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Examines in Marine Biology & Oceanography

Dolphin-Fisheries Interactions: An Increasing Problem for Mediterranean Small-Scale Fisheries

Geraci ML*, Falsone F, Scannella D, Sardo G and Vitale S

Institute for Biological Resources and Marine Biotechnologies, Italy

*Corresponding author: Geraci ML, Institute for Biological Resources and Marine Biotechnologies, Italy

Submission: June 04, 2019;Published: June 07, 2019

DOI: 10.31031/EIMBO.2019.03.000552

ISSN 2578-031X
Volume3 Issue1


In the Mediterranean Sea, dolphin-fisheries interactions represent a ‘burning’ issue, with economic, social and ethical implications that further complicate fisheries management e.g. [1]. Indeed, net damage, reduction in catch value and decrease of total amount of fish caught are among the main negative impacts of dolphins on fisheries e.g. [2,3]. On the other hand, fisheries might cause dolphins unwanted catches determining mortal injury as well as behavior modification and reduction in reproductive rates [4,5]. Moreover, the increased overexploitation of the Mediterranean fish stocks [6], including important prey of dolphins [7], changed the food web dynamics, rising the interactions between dolphins and fisheries with potential threats for the present and future dolphin generations. Considering the essential role of dolphins on the equilibrium of the ecosystem e.g. [8] several international protection measures are in place, for example the Bern Convention and the Habitat Directive (92/43/EEC). In Mediterranean Sea, the negative interactions with dolphin are mainly perceived by fishers involved in small-scale fisheries (SSF) e.g. [9], a sector became economically marginal and affected by market changes and/or socio-cultural factors [10]. In the last two decades a landing monitoring program on SSF in the “South of Sicily” (Geographical Sub Area, GSA 16) was carried out by Italian National Research Council (CNR) of Mazara del Vallo within European Data Collection Framework. Recently, during the monitoring activity an increasing alarm on the interaction between dolphin and SSF was raised from fishers for their economic losses due to gear and catch damages. Considering the poor and scattered data in the GSA16, a pilot survey based on fisher experience and knowledge was conducted. For this purpose, an ad-hoc questionnaire was drawn up to collect information about the negative impacts of dolphins on gear, catch as well as fisher’s revenue.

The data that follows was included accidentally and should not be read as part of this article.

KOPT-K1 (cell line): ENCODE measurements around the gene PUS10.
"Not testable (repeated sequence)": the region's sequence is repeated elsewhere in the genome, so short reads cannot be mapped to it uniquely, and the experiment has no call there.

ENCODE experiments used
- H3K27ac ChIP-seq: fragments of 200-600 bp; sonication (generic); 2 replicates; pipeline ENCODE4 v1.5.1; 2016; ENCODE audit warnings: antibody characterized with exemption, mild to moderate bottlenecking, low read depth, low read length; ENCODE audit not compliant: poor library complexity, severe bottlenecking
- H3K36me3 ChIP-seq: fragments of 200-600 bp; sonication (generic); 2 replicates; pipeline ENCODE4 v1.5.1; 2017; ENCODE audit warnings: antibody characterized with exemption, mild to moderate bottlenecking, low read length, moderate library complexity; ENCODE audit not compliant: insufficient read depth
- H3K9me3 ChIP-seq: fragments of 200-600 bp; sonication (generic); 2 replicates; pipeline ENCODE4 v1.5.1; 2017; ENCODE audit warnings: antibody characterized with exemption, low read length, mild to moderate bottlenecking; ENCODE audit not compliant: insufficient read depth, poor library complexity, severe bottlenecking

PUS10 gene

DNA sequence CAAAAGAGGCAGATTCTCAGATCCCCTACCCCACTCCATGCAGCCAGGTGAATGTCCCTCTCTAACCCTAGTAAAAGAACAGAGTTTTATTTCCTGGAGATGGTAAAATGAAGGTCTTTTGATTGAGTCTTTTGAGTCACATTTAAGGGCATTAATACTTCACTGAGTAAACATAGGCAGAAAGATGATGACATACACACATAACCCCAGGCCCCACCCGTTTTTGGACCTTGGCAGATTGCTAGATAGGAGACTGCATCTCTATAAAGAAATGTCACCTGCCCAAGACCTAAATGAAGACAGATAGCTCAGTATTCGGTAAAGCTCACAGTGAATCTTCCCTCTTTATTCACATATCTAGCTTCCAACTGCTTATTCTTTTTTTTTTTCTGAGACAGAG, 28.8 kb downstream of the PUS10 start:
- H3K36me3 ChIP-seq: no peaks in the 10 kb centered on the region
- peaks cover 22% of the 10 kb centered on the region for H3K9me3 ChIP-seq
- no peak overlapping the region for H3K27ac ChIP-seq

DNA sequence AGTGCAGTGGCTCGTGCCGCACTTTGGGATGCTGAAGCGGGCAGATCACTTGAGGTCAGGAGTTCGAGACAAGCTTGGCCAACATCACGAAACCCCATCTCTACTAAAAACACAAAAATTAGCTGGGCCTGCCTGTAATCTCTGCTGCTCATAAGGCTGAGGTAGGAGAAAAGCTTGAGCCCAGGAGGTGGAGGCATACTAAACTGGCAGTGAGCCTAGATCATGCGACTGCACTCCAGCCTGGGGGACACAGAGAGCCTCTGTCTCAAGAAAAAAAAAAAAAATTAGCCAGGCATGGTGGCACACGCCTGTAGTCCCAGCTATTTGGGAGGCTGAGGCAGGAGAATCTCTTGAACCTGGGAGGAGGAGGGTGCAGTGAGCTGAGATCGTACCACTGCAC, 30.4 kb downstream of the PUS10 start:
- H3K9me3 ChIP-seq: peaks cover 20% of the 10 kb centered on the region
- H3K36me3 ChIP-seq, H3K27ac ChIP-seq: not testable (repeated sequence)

Figure 1:Pie chart of the main negative impacts of the dolphins on the Small Scale Fisheries (SSF)”.

A total of 37 questionnaires from fishers operating in the main harbors of the south of Sicily were collected. The data analysis showed as the main negative impacts during fishing operations was the net damage (36%), followed by fishing line depredation (22%) and catch damage (19%) Figure 1. Regarding the economic aspects a mean loss of 13,000 (SD±11,229) €/year was estimated considering both gear damage and catch loss. Similarly, in the eastern coast of Sicily Monaco et al. [11], based on fisher’s interviews, found a mean economic loss of 10,000 €/year for trammel net while for long-line up to 20,000 €/year. In the Mediterranean, different attempts were made to mitigate the interactions between dolphins and fisheries e.g. [2,12] but, although an important scientific effort was done, the problem remaining unsolved. Specifically, in GSA16, Buscaino et al. [13] and Maccarrone et al. [14] tested acoustic deterrent devices (also known as pingers) mounted on monofilament bottom gill nets.

Both studies highlighted as pingers may reduce dolphins’ depredations in terms of gear damage and loss of catch. Unfortunately, despite pingers are economically sustainable for the fishing company [14], during the CNR monitoring activities clearly came up fisher’s reluctance to use this device. They strongly stated the low efficiency of the device due to the learning ability of the dolphins which relate the device to the presence of food causing the so called “dinner bell effect” [15]. Notwithstanding the huge literature on the dolphin-fisheries interactions in the Mediterranean Sea [9], uncertainties on economic loss as well as efficient technological solutions are still evident. Therefore, nowadays apart the historical data collection program for the main exploited stock, a systematic monitoring action plan on the dolphins-fisheries interactions seems of priority importance to collect reliable and robust data.

These data could be fundamental to develop specific Mediterranean management measures useful to mitigate the controversial dolphins-fisheries interactions as well as to estimate reasonable subsidies for fishers’ economic losses. In the meantime, an increase in research funding should be provided in order to develop new technological solutions able to minimize the unwanted interactions. Unfortunately, in the Mediterranean Sea, formal commitments to protect cetaceans clash with geopolitical complexity, socio-economic and a generally poor political resolve [16]. The hope is that the auspicated monitoring action plan combined with new technological solution will contribute to balance legislation between commitments to protect dolphins and needs of fisheries.


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